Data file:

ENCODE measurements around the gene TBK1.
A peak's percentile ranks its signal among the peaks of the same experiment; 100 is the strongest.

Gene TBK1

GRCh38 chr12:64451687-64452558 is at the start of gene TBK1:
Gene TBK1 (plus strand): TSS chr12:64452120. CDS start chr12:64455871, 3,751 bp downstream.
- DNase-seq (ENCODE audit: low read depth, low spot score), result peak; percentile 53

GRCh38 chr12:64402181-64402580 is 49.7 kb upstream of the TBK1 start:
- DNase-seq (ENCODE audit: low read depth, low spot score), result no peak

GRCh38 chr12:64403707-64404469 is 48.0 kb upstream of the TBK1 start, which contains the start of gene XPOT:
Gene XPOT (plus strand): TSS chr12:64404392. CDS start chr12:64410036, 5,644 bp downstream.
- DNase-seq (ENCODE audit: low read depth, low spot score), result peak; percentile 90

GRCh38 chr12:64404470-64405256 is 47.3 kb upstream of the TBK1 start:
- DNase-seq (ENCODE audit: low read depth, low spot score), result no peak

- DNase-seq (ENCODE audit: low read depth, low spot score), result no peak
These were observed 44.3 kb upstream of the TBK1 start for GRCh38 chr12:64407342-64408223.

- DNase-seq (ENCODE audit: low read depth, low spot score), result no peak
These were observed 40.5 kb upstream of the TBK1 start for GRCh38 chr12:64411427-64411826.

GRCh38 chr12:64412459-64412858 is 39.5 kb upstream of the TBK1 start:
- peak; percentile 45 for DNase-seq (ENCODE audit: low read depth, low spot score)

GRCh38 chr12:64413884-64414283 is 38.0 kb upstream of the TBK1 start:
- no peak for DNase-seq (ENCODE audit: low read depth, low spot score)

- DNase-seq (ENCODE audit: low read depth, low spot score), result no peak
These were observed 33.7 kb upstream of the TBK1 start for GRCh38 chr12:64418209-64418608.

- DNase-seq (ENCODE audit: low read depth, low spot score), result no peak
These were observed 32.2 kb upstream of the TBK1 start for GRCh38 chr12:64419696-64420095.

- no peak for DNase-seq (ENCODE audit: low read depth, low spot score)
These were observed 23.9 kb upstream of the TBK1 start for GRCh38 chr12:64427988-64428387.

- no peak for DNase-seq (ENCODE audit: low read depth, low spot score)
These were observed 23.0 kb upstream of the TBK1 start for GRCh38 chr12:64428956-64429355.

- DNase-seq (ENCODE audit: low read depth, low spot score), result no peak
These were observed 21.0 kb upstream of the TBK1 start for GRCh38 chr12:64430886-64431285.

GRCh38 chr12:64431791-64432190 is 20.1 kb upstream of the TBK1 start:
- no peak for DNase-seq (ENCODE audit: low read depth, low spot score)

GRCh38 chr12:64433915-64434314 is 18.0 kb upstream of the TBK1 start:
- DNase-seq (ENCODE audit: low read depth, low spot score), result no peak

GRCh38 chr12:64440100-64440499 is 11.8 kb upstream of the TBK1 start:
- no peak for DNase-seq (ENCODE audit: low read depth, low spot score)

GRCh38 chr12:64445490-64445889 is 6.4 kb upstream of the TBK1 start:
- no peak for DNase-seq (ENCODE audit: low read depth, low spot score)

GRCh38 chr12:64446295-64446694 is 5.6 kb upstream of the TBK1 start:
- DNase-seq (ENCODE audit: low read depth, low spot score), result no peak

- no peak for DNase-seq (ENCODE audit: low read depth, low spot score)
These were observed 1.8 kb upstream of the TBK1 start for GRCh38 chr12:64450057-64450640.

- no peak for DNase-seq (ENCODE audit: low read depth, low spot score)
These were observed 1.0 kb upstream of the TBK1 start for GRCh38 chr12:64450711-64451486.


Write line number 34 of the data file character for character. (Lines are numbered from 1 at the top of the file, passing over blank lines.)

GRCh38 chr12:64433915-64434314 is 18.0 kb upstream of the TBK1 start: